Release Date: October 1, 2009

Wind Farms: Complex Projects in Rural Places Putting up tall turbine towers in windy countryside raises unique challenges

Midwest Construction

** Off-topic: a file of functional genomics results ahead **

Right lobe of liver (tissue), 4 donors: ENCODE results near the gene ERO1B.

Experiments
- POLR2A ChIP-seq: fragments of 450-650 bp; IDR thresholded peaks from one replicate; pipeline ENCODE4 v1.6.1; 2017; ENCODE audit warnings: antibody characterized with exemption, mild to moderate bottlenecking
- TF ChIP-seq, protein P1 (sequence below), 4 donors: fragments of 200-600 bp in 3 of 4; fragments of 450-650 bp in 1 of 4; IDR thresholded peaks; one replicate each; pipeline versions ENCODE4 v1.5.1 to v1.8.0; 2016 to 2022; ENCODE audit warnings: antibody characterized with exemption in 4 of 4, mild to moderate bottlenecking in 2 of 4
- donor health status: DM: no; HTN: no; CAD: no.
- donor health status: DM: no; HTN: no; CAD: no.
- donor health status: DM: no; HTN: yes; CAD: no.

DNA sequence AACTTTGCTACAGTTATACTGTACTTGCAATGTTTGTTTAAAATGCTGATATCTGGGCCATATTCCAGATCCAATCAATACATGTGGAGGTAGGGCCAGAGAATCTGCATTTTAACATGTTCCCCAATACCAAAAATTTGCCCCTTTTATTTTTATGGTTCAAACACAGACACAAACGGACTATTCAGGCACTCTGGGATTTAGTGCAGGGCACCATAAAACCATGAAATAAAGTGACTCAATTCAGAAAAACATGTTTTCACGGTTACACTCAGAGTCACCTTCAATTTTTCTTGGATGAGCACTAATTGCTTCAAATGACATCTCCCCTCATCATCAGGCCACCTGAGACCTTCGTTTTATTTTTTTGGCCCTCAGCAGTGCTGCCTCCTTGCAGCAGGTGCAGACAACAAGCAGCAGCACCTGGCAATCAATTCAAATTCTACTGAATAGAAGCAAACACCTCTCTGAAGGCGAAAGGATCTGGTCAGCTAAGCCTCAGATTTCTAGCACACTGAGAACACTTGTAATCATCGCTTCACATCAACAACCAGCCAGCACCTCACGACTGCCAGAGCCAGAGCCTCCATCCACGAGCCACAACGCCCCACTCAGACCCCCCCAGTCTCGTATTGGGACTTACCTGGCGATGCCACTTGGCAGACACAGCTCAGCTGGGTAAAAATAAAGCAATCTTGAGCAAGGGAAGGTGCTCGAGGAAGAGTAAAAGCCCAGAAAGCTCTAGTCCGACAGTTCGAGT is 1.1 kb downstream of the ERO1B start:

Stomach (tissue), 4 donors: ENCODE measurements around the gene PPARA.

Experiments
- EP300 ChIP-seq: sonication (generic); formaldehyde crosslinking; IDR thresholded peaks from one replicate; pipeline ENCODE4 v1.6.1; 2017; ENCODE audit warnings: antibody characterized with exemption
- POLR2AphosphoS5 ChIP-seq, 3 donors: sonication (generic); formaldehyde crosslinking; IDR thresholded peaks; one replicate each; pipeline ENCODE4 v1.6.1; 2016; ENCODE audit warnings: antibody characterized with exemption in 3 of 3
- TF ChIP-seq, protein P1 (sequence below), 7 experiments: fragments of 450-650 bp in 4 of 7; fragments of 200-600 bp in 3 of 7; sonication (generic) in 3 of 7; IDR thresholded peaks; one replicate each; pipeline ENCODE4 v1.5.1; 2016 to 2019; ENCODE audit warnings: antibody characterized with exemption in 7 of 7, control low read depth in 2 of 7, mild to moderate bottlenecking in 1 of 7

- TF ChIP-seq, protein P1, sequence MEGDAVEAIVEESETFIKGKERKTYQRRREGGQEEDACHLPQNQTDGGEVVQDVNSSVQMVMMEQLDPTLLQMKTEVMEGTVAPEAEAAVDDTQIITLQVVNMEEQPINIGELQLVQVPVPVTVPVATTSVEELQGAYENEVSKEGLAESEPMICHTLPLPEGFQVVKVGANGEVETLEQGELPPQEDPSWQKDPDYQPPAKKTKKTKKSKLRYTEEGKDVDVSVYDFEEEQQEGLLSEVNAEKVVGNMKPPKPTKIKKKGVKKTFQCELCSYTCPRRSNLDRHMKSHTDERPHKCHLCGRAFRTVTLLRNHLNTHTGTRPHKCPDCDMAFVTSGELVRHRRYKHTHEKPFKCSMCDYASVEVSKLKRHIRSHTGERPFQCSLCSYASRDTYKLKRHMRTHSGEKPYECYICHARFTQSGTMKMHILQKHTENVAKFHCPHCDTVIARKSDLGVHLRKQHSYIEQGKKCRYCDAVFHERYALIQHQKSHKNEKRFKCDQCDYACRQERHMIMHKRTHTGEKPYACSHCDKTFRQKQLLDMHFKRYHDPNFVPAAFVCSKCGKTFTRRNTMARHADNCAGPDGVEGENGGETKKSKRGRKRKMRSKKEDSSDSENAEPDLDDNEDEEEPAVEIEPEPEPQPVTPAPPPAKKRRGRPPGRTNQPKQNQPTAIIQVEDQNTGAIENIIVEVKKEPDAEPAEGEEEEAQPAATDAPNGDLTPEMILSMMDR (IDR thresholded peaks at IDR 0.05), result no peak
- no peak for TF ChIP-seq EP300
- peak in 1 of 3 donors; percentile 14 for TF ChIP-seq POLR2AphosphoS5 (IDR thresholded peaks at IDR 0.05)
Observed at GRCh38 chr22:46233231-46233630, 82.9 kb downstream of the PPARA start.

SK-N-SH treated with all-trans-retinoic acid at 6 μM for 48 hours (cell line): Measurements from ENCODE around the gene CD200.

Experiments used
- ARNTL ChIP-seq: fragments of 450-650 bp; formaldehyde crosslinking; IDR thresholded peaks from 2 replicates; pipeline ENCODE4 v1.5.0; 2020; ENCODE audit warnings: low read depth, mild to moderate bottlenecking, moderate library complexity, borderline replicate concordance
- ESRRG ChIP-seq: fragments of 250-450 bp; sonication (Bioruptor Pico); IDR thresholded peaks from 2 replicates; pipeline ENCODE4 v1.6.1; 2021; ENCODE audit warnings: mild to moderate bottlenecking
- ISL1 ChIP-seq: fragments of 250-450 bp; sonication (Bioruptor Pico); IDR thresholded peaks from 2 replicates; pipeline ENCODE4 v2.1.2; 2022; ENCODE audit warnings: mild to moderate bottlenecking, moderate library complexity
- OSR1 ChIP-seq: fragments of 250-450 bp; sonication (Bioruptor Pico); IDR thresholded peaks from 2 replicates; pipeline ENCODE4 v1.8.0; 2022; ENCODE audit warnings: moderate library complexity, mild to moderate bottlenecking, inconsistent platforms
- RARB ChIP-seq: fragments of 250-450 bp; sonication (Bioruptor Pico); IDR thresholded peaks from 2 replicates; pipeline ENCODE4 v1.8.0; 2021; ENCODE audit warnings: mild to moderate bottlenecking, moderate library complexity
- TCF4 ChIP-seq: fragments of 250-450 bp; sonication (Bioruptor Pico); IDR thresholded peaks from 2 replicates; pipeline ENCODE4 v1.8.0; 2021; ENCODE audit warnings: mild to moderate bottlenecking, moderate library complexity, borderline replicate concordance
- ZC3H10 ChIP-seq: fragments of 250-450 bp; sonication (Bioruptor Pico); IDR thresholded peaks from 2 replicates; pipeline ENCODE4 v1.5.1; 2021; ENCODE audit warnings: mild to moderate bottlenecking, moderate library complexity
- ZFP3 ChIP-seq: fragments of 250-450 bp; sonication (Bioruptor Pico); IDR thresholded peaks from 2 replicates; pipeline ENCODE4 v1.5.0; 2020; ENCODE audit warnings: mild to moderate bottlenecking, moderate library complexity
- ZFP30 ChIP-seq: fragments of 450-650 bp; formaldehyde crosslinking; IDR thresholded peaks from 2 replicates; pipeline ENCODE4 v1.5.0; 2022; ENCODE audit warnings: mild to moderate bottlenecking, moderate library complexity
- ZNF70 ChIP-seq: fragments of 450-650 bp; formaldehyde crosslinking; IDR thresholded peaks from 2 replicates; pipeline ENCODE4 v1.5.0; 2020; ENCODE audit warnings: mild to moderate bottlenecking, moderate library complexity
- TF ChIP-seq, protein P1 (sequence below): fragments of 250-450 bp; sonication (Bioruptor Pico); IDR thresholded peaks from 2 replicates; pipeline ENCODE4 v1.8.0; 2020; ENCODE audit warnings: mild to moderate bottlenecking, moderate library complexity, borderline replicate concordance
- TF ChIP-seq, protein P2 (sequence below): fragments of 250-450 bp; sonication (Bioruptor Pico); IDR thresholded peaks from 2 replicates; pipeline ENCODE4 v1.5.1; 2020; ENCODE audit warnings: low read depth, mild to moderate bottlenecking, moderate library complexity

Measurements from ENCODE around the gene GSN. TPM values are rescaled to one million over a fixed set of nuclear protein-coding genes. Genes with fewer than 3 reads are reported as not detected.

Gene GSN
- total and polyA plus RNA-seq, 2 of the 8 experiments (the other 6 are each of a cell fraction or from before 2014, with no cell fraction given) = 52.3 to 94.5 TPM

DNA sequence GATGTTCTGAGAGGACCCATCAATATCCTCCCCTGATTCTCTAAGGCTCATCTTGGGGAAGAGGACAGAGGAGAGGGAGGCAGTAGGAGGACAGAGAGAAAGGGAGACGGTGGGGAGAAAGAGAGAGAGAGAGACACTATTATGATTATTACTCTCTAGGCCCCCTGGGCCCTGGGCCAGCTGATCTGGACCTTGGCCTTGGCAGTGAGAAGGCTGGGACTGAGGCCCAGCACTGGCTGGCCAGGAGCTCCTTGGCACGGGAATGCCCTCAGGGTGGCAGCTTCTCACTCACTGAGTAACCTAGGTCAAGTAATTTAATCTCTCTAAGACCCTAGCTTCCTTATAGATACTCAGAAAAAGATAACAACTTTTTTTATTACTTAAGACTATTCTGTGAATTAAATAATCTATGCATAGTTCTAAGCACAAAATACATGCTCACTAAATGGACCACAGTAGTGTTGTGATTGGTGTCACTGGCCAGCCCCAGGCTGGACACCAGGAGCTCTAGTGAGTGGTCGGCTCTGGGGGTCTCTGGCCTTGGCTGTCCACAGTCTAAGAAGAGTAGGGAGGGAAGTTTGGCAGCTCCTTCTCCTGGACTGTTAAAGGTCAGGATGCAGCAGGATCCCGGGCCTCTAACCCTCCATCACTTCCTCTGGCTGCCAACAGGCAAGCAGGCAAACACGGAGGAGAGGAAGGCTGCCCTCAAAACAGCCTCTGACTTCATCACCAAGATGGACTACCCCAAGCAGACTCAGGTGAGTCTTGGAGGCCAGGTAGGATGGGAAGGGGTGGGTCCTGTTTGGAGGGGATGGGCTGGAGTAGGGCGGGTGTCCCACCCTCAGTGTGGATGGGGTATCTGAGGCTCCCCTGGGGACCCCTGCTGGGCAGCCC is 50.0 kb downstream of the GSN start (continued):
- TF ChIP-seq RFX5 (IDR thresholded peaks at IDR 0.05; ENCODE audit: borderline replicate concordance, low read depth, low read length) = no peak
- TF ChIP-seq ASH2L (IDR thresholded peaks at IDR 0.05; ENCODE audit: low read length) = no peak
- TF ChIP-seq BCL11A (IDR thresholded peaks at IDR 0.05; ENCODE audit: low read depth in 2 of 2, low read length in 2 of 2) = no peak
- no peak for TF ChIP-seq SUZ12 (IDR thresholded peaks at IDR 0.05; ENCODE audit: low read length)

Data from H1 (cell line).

Windswept rural fields and hilltops across the country have begun sprouting a new crop: the tall, graceful turbine towers of rapidly growing wind farms that produce clean electricity. Like all types of specialized construction, building the power-producing turbines in rustic rural areas carries its own set of challenges. Constructing a wind farm wouldn�t be quite as challenging if the sites weren�t so, well, windy. Not to mention out in the middle of nowhere, often with inadequate roads, or no roads at all, and frequently far from such necessities as concrete plants and adequate lodging for traveling laborers. It�s a business that�s challenging but booming. According to the American Wind Energy Association, the industry built enough wind farms in 2008 to increase U.S. electric generating capacity by 50% , to more than 25,000 MW. That�s enough to power seven million households and push America past Germany as the world�s biggest harvester of wind energy. The growth pumped $17 billion into the economy, through wind farm projects with multiple turbines and construction contracts of $30 million or more per farm. Midwest states including Indiana, Michigan and Wisconsin were among the fastest-growing in the wind business in 2008, according to the association. Illinois solidified its place among the nation�s top 10 wind power states, and Iowa vaulted past California to become the No. 2 producer. It has been a great time to be in the business of constructing wind farms, a time to build on the knowledge base required to thrive in this unusual field. As Gerald Schulz, vice president of Michels Corp., Brownsville, Wis., notes, wind farm construction comes with a unique set of requirements and challenges, beginning with the location: "We�re building out in the middle of a field, generally, or it could even be on top of a mountain." "These are typically in rural areas, in some cases near a town, or it may be 30 miles away," agrees Jerry Grundtner, vice president of project development for M.A. Mortenson Co., Minneapolis. That remoteness presents a wide range of logistical challenges. "In our, case we port most of our skill sets to the site," says Schulz. That means finding a place to live for a large pool of workers, perhaps 300 at the peak of construction. "It�s a big impact for a community when we move in." "You can�t build a significant infrastructure of housing because you�re not there long enough," Grundtner says, noting that a typical wind farm project takes between six and 11 months to complete. "People rent out rooms from local residents, you find some houses you can rent, some people stay in motels." Then there is the matter of locating materials and supplies. For example, each turbine is constructed on a concrete foundation that requires 200 to 400 cu yd of concrete. Among the questions, Schulz says: "Is concrete available, is aggregate available?" Frequently, the answer is no. There may be a need to open a mobile batching plant to provide the concrete, and bring in a fleet of dedicated trucks to handle deliveries. That leads to the next challenge, getting to the turbine construction sites. A project that includes multiple turbines may spread across 40 to 80 sq mi of rural landscape. "It�s not uncommon for it to be a half-hour drive from the office to where you�re working that day," Grundtner says. Typically, the turbines are planted in the middle of agricultural fields, which means installation frequently is preceded by the construction of temporary or permanent roads across the fields. Schulz adds that the rural, public roadways leading up to the edge of the fields may not be up to the task of handling heavy construction traffic. "We improve them or end up fixing them when the job is done," he says. This includes pavement improvements and widening tight turning radii as necessary. Making it all the more complicated is the fact that concrete trucks aren�t the biggest wheels that need to navigate onto the remote worksites. The blades on today�s turbines are attached to towers that may be 300 or more ft tall. "Typically they�re installed with very large crawler cranes, 440-ton to 600-ton crawler cranes, and a significant amount of other support equipment," Grundtner says. "We could have two to five of these large crawler cranes on site." Getting the cranes to the concrete foundations where the turbines are to be erected means temporarily widening the access roads or crawling cross-country. It�s a challenge that arises frequently because the cranes may spend as little as one day at each turbine before moving to the next. Contractors try as much as possible to avoid taking the cranes apart, which is costly and time consuming. If the crane is to walk across a farm field, workers must be aware of barriers such as ditches, fences and railroad tracks. They also must make sure the ground will support the weight of the crane. "In some cases we have to lay down cribbing or bedding or mats to get them from place to place," Schulz says. Winter is ideal for moving the big cranes around, because the ground is harder and there are no crops to damage. Once the concrete foundation is prepared and the crane and turbine components are delivered to the site, there�s one more challenge, says Paul Coenen, vice president of wind construction for Boldt Construction Co., Appleton, Wis., which specializes in construction and installation requiring highly coordinated lifts of very heavy equipment. "It�s extremely weather-sensitive because of the high picking and heavy weights, particularly the upper sections of the tower, the hub and blades," he says. Rain, hail and ice can make the job tricky and dangerous - and so can wind. "The fact that we want a windy spot for these turbines creates a potential challenge in getting them erected. Cranes can sit idle on days when you get wind." Construction companies must, therefore, factor in the weather when they�re bidding on wind farm projects. They�ll want to study the same wind charts that developers use to pick sufficiently windy sites, trying to determine how many idle days to plan for, and even what time of year is best for building. "The timing of the year is a huge difference with respect to wind," Coenen says. Of course, the developer has the final say about the timing of a project, but it helps construction companies to know what they�ll be facing. It�s all part of the complicated logistics. Coenen says it�s often possible to use windy days for work that�s a little closer to the ground, but that requires paying close attention to the forecast. "It�s a constant balance between trying to do your plan of the day and looking ahead a few days," he says.